In English, many things are named after a particular country – but have you ever wondered what those things are called in those countries?
- White T-shirts, white jeans, white ponchos, even white surplices stood out in the hot July sun.
- However, it doesn't match any of the new surplices that have been bought, which go down to about knee level, so I'll not be allowed to wear it in future - at least, not when I'm singing with the rest of my choir.
- This was about the clerk of that parish, whose wife used to wash the parson's surplices.
- A piano was played, hymns were sung, we all duly recited the confession, creeds and responses, and the curate ascended the pulpit with surplice flowing.
- Powerful lights made their white surplices glow like neon, and the pulpitted priest seemed to be borne aloft on a cloud of pure radiance.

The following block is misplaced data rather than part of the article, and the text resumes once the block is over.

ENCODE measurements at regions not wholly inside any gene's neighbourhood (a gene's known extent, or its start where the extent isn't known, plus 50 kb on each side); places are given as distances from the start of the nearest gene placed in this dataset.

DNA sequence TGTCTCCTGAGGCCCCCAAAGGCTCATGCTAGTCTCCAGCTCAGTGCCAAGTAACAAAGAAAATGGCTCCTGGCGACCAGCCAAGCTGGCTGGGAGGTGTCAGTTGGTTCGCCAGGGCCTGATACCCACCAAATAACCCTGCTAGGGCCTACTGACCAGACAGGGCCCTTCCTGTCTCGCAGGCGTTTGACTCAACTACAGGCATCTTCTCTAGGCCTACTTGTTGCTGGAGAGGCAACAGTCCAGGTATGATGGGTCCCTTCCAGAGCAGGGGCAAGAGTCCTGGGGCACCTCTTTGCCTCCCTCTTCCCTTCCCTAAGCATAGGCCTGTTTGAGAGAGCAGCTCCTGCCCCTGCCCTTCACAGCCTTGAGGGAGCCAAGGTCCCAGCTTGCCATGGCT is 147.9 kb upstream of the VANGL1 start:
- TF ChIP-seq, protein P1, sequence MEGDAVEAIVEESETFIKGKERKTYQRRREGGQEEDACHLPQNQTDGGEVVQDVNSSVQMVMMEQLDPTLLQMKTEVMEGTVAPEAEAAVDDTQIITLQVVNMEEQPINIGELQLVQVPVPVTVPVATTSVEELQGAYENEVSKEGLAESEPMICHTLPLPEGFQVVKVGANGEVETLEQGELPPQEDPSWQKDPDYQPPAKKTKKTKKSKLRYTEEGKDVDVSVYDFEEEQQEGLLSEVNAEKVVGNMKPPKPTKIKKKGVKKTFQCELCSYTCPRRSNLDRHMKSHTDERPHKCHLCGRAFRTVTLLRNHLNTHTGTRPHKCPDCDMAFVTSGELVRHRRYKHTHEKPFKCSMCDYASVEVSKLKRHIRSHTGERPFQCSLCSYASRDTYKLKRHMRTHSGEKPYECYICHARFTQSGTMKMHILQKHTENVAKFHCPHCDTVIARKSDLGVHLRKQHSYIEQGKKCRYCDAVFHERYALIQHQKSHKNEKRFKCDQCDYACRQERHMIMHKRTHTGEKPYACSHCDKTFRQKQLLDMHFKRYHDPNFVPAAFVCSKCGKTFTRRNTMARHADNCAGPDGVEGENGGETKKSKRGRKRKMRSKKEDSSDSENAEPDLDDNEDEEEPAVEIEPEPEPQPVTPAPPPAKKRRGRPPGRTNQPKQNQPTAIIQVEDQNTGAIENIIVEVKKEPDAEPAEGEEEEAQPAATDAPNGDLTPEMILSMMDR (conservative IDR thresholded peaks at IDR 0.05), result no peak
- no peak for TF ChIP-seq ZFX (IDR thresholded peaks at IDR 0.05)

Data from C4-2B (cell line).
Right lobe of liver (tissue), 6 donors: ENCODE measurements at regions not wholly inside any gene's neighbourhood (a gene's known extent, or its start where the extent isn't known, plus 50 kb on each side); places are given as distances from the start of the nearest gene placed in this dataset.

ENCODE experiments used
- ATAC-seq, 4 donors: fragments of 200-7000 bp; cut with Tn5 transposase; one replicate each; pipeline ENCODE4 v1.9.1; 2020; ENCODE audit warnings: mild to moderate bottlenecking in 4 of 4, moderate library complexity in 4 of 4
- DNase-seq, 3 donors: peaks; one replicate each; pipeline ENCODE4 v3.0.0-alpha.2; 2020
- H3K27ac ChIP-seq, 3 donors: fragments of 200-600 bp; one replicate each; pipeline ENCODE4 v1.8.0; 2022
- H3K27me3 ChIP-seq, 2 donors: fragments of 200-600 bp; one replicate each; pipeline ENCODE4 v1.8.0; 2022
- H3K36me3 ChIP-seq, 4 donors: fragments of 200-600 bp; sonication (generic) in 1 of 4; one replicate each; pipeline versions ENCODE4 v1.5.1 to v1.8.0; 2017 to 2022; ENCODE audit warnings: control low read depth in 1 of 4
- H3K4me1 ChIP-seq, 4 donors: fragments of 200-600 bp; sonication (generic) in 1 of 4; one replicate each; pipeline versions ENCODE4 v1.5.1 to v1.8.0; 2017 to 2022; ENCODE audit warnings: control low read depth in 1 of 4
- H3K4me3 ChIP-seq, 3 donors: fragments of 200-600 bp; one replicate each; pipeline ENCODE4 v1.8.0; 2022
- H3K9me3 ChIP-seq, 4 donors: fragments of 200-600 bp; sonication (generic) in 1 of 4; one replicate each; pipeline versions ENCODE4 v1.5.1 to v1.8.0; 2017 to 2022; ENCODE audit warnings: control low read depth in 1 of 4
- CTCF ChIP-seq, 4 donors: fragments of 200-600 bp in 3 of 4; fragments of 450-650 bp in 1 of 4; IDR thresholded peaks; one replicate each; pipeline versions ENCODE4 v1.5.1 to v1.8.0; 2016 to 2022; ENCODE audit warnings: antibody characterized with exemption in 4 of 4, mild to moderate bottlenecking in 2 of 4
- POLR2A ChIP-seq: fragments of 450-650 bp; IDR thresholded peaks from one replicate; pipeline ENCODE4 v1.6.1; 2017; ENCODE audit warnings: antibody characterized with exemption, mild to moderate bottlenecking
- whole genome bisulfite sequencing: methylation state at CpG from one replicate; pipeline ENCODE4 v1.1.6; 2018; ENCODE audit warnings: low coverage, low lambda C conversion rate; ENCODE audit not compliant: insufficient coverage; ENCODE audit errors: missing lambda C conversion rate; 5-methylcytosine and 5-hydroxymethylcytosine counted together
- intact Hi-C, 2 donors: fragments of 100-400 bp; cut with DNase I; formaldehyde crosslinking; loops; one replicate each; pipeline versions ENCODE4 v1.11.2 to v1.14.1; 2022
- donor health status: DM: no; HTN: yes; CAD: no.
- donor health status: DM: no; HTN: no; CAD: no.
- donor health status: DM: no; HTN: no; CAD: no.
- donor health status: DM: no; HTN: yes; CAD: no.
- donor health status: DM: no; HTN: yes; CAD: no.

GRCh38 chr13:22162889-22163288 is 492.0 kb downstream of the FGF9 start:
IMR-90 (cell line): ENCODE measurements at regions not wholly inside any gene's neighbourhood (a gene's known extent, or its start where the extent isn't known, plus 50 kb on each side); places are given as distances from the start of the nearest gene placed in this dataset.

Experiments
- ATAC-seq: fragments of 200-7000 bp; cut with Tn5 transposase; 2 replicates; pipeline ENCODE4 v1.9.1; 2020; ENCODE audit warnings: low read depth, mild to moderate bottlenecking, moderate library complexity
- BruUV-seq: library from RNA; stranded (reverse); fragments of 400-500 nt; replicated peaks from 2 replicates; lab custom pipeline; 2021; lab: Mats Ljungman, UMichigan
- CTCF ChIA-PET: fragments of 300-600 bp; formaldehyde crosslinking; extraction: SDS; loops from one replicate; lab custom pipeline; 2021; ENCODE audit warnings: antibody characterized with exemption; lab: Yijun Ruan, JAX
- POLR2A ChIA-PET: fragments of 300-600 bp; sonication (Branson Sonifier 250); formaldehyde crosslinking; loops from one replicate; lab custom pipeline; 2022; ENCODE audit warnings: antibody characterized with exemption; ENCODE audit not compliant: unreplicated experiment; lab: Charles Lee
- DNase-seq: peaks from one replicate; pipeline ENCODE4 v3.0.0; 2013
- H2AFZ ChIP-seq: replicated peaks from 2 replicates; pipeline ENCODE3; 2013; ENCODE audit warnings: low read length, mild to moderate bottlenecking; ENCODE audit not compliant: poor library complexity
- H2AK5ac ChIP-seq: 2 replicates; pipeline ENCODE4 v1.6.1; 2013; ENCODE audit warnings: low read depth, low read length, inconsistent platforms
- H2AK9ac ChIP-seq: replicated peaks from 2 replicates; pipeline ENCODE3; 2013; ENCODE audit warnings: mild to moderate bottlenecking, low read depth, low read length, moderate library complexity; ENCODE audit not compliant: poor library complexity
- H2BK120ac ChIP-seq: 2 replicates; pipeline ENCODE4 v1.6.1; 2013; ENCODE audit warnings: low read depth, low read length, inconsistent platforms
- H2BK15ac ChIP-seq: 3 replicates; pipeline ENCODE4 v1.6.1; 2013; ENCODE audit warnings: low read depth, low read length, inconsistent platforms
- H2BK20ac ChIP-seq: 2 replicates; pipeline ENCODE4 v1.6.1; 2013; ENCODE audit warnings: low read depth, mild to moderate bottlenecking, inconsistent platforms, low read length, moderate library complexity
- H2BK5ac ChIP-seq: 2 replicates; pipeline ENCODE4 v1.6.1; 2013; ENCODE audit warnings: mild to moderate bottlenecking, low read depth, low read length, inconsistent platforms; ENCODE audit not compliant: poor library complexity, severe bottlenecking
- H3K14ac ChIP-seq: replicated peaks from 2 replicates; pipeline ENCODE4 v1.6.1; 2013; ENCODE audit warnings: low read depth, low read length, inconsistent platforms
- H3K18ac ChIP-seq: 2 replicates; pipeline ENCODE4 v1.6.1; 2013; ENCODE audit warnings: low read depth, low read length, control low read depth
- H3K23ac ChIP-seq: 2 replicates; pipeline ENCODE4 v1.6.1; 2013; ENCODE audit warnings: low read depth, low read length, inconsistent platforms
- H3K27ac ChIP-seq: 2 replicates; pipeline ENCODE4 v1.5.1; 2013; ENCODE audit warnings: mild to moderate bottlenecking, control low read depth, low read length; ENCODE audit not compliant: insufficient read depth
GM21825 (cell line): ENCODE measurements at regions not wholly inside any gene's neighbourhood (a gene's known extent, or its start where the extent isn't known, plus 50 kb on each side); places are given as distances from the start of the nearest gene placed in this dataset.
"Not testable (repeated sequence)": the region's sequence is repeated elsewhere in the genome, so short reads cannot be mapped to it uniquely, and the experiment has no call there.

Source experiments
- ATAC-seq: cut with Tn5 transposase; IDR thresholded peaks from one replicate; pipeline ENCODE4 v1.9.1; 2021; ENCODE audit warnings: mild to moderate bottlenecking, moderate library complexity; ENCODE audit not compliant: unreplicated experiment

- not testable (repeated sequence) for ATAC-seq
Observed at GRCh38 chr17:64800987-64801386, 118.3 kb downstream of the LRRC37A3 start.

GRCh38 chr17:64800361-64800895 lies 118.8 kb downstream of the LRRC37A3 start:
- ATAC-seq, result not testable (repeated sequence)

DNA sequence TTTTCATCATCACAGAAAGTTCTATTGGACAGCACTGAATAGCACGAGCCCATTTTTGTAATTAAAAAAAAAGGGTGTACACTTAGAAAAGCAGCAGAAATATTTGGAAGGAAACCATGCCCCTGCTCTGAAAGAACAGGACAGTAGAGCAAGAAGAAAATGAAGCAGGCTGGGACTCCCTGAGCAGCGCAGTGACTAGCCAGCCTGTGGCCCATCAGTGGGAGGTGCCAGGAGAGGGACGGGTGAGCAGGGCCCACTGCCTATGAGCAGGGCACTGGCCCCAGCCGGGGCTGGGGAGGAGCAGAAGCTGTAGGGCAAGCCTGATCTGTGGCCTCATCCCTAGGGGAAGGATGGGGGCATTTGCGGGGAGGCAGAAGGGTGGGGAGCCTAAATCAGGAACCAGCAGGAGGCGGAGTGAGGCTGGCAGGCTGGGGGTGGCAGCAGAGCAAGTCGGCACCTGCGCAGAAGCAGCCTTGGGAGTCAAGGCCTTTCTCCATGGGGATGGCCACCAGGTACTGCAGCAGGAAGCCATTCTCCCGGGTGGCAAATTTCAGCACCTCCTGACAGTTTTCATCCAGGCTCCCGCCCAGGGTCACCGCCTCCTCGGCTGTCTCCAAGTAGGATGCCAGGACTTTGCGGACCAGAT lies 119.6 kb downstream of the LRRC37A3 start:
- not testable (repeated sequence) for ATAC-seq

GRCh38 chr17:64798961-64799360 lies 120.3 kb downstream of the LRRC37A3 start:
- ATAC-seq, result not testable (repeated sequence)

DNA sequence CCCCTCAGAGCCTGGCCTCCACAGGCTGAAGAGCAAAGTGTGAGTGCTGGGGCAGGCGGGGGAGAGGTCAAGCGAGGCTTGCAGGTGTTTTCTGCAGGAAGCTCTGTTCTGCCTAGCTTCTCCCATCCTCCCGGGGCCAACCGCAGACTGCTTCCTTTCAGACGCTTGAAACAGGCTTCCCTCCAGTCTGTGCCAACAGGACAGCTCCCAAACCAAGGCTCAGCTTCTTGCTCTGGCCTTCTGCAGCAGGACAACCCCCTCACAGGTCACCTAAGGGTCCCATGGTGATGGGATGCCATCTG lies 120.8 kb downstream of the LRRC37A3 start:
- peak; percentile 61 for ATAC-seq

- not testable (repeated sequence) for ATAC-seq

- ‘If they were presented in ruffs and surplices,’ Stainer contends, ‘it might alienate people.’
- He became a canon of Salisbury in 1563, but objected to the use of the surplice and to contributing to the repairs of the cathedral.
- Once I had stuffed myself behind the wheel with my surplice billowing around me like a collapsed parachute, I switched into passive mode.
- History will be made that weekend when the standard of the order will be raised in the town by the local Knights, who wear a surplice with the cross emblem.
- Stretching along each side are lines of choirboys and girls in bright surplices, holding flags and honey-scented tapers.
English has borrowed many of the following foreign expressions of parting, so you’ve probably encountered some of these ways to say goodbye in other languages.
Many words formed by the addition of the suffix –ster are now obsolete - which ones are due a resurgence?
As their breed names often attest, dogs are a truly international bunch. Let’s take a look at 12 different dog breed names and their backstories.